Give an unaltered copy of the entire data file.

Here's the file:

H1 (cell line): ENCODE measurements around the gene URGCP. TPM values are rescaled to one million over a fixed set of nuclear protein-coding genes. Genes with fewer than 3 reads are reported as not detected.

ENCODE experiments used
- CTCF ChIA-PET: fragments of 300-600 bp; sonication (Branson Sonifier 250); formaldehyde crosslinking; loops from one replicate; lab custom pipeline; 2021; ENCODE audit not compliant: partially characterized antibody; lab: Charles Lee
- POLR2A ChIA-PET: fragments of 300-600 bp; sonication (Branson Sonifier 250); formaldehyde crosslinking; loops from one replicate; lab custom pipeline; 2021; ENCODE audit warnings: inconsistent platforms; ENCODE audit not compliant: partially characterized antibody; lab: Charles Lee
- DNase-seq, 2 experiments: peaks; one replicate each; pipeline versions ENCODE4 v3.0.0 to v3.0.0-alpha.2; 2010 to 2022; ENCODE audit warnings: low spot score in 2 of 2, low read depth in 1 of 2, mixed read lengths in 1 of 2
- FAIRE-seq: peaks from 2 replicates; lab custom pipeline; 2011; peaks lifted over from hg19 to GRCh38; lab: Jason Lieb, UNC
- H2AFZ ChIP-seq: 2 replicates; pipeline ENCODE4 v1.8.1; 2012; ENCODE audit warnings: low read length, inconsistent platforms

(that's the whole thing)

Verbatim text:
H1 (cell line): ENCODE measurements around the gene URGCP. TPM values are rescaled to one million over a fixed set of nuclear protein-coding genes. Genes with fewer than 3 reads are reported as not detected.

ENCODE experiments used
- CTCF ChIA-PET: fragments of 300-600 bp; sonication (Branson Sonifier 250); formaldehyde crosslinking; loops from one replicate; lab custom pipeline; 2021; ENCODE audit not compliant: partially characterized antibody; lab: Charles Lee
- POLR2A ChIA-PET: fragments of 300-600 bp; sonication (Branson Sonifier 250); formaldehyde crosslinking; loops from one replicate; lab custom pipeline; 2021; ENCODE audit warnings: inconsistent platforms; ENCODE audit not compliant: partially characterized antibody; lab: Charles Lee
- DNase-seq, 2 experiments: peaks; one replicate each; pipeline versions ENCODE4 v3.0.0 to v3.0.0-alpha.2; 2010 to 2022; ENCODE audit warnings: low spot score in 2 of 2, low read depth in 1 of 2, mixed read lengths in 1 of 2
- FAIRE-seq: peaks from 2 replicates; lab custom pipeline; 2011; peaks lifted over from hg19 to GRCh38; lab: Jason Lieb, UNC
- H2AFZ ChIP-seq: 2 replicates; pipeline ENCODE4 v1.8.1; 2012; ENCODE audit warnings: low read length, inconsistent platforms